At about 5:00 p.m. on August 3, 2002, 17-year-old Tiffany was driving home from work in her Ford Escort. She was traveling westbound on Lincoln Avenue at a speed of about 25 miles per hour (the posted speed limit). Lincoln Avenue is about 39 feet, 6 inches wide and has one westbound lane and one eastbound lane. When another vehicle apparently attempted to pass Tiffany's vehicle on its right side, her vehicle drifted to the left into the eastbound lane and jumped the eight-inch southern curb without any apparent braking. Continuing at a speed of about 25 miles per hour, her vehicle apparently rotated counter-clockwise and struck and bounced off of Gio's perimeter block wall. With her vehicle continuing to rotate, its passenger door then struck the eastern steel post of SCG's gas meter assembly, which was set in dirt and guarded the meter assembly. The force of the collision knocked that post onto the meter assembly, breaking the gas line on the high-pressure side of the assembly. A spark ignited gas that escaped from the ruptured gas line, causing a fire that engulfed Tiffany's vehicle. After a minute or two, Tiffany was able to escape the burning vehicle.
Tiffany's father, Peter, arrived while paramedics were assisting her. Tiffany told him she had swerved to miss a gray car. She was transported by ambulance to a hospital for emergency treatment of her severe burn injuries. In the hospital emergency room, she told a police officer that she had turned to avoid a silver car. Two days later, Tiffany died from burn injuries to 80 percent of her body's surface.
In July 2003, Plaintiffs filed the instant action against SCG and Gio's, alleging wrongful death claims based on theories of general negligence, negligence per se, and premises liability.*fn3 The complaint alleged SCG created a dangerous condition by placing the gas meter assembly near a roadway without adequate protection. SCG filed a motion for summary judgment, apparently arguing that it did not owe Tiffany a legal duty of care.*fn4 The trial court denied that motion.
In October 2005, the first trial in this matter was held, resulting in a mistrial after the jury could not reach a verdict. In October 2008, the second trial in this matter was held. Eleven of 12 jurors found SCG was negligent and that its negligence was a substantial factor in causing Plaintiffs' damages. The jury found Plaintiffs' past and future damages were $2 million. The jury apportioned 40 percent of the fault for the accident to SCG, 50 percent to Tiffany, and 10 percent to Gio's. The trial court ordered judgment entered against SCG in the amount of $800,000, plus costs.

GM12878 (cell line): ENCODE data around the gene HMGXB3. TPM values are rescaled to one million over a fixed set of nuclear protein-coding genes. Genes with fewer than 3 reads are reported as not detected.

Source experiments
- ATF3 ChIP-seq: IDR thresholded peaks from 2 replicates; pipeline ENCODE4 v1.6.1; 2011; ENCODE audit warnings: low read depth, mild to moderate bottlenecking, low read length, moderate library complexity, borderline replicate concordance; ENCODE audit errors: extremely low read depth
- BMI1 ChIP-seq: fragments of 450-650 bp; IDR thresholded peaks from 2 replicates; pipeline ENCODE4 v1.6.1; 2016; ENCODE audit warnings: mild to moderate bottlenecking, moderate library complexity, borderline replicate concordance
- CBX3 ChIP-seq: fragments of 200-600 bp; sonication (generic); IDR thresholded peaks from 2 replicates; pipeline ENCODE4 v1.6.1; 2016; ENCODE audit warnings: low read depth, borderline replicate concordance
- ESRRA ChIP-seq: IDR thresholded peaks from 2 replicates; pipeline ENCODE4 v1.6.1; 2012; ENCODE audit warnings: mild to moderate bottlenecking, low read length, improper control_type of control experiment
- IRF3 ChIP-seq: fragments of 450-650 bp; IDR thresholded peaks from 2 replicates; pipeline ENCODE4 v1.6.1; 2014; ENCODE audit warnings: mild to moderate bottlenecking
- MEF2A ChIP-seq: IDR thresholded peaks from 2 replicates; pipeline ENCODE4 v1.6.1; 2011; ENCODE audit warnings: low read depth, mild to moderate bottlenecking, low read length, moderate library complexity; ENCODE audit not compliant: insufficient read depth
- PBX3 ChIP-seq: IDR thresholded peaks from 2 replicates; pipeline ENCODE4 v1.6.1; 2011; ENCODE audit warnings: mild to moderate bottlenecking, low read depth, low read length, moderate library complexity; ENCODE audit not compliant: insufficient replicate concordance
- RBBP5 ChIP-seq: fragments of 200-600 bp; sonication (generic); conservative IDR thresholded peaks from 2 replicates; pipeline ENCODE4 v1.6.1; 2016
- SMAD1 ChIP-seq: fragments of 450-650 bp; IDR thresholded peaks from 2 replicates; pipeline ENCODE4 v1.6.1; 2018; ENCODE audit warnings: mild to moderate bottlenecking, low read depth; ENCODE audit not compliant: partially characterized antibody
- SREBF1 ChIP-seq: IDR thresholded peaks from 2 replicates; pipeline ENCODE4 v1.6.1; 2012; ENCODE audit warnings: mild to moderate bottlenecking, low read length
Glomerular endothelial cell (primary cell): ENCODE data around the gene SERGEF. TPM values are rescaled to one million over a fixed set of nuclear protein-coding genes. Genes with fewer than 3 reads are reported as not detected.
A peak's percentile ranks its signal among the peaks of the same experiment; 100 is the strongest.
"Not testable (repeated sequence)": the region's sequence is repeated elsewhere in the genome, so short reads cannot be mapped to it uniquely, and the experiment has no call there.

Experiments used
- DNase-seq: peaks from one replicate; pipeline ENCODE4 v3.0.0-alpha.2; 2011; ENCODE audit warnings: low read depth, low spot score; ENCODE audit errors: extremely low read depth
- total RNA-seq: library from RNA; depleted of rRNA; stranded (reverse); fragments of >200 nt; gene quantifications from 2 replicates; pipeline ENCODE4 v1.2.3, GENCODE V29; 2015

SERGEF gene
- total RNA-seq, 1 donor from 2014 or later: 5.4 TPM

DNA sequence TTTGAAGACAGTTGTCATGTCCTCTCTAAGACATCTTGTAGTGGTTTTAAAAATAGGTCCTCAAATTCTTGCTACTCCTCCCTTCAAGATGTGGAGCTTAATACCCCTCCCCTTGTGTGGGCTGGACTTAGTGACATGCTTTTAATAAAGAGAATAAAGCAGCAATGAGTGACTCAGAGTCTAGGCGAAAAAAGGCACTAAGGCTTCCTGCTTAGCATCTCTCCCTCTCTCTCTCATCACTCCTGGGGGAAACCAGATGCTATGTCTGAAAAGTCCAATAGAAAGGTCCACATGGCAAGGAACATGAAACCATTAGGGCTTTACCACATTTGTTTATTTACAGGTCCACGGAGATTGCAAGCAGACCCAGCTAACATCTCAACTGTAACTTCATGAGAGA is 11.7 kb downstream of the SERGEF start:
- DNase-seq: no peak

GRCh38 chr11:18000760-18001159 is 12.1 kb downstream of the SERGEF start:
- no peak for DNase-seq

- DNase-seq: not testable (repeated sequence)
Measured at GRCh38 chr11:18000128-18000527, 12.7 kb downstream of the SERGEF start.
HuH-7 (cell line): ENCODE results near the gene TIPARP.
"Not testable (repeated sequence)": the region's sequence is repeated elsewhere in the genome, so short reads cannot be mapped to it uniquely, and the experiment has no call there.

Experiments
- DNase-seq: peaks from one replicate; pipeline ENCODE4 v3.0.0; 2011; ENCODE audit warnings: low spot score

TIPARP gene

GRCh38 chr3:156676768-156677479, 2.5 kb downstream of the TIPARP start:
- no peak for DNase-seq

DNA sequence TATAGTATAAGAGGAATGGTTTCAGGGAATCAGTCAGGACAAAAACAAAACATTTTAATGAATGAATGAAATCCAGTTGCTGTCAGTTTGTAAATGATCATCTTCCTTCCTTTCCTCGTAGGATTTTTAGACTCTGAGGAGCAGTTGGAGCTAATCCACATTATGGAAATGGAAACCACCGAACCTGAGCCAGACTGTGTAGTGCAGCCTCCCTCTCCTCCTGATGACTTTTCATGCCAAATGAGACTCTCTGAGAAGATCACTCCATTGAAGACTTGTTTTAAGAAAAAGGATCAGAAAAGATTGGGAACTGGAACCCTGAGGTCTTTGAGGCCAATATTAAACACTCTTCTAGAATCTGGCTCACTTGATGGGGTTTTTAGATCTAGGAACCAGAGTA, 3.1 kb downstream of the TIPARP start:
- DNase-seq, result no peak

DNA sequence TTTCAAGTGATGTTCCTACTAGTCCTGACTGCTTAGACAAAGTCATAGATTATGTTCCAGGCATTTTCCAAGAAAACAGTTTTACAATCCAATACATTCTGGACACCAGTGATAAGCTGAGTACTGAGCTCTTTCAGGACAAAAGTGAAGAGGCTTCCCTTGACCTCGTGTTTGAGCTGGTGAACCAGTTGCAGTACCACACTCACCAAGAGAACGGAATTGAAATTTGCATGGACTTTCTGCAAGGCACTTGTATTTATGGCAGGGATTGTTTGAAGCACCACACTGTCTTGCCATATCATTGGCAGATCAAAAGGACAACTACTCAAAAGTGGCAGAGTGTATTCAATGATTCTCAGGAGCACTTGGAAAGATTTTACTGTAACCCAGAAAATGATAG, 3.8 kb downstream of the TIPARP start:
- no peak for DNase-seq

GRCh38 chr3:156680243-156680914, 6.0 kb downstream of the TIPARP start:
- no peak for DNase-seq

SCG filed motions for JNOV and for new trial based on the absence of a legal duty, instructional and evidentiary error, and excessive damages. The trial court denied both motions. SCG timely filed a notice of appeal.
Negligence and the Legal Duty of Care Generally
"The elements of a cause of action for negligence are: the 'defendant had a duty to use due care, that he [or she] breached that duty, and that the breach was the proximate or legal cause of the resulting injury.' " (Vasquez v. Residential Investments, Inc. (2004) 118 Cal.App.4th 269, 278 (Vasquez).) "Under general negligence principles, . . . a person ordinarily is obligated to exercise due care in his or her own actions so as not to create an unreasonable risk of injury to others, and this legal duty generally is owed to the class of persons who it is reasonably foreseeable may be injured as the result of the actor's conduct." (Lugtu v. California Highway Patrol (2001) 26 Cal.4th 703, 716.) Civil Code section 1714, subdivision (a), provides: "Everyone is responsible . . . for an injury occasioned to another by his or her want of ordinary care or skill in the management of his or her property . . . , except so far as the latter has, . . . by want of ordinary care, brought the injury upon himself or herself."
In Vasquez, we noted: "The existence of a legal duty to use reasonable care in a particular factual situation is a question of law for the court to decide." (Vasquez, supra, 118 Cal.App.4th at p. 278.) An appellate court determines de novo the existence and scope of a legal duty in a particular case. (Ann M. v. Pacific Plaza Shopping Center (1993) 6 Cal.4th 666, ...